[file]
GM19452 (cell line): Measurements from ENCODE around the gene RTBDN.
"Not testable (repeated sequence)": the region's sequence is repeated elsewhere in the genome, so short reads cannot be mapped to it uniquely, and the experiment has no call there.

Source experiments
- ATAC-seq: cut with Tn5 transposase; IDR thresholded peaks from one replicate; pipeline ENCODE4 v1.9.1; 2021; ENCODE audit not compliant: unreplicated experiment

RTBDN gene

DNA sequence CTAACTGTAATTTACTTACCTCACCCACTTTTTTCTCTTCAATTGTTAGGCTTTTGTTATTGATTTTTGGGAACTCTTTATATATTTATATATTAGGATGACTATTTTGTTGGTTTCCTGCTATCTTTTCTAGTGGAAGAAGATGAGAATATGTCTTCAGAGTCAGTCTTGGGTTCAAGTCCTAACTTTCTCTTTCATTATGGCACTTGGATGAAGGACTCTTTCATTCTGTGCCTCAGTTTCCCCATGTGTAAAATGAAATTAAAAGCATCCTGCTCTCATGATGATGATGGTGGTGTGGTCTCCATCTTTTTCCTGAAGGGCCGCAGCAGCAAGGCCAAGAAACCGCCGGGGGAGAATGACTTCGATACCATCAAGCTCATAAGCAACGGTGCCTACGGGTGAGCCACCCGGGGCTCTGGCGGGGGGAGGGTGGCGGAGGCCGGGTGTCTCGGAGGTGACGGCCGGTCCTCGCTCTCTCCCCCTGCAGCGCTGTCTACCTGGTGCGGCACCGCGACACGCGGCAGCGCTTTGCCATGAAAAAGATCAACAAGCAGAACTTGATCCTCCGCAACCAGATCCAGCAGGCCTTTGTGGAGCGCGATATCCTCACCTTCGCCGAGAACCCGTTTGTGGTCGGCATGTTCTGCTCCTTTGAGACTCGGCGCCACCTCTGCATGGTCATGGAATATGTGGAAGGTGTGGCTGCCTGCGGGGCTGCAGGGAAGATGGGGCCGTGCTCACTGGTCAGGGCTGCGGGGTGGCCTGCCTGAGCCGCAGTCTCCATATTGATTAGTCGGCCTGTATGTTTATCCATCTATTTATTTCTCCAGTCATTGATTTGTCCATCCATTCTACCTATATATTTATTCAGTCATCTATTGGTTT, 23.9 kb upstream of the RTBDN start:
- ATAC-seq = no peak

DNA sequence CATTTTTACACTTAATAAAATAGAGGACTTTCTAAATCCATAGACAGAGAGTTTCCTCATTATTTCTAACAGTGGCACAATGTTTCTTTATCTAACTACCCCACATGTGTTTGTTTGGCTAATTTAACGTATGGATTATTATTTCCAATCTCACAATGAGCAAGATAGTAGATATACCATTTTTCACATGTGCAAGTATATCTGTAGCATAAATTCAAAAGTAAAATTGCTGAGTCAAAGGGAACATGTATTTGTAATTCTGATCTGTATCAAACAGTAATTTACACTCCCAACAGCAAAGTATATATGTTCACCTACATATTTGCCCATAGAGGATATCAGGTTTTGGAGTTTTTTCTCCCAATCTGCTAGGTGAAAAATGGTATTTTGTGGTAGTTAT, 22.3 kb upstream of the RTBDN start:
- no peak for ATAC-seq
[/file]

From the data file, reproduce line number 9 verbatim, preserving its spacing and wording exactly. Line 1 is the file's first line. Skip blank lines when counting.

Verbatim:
- no peak for ATAC-seq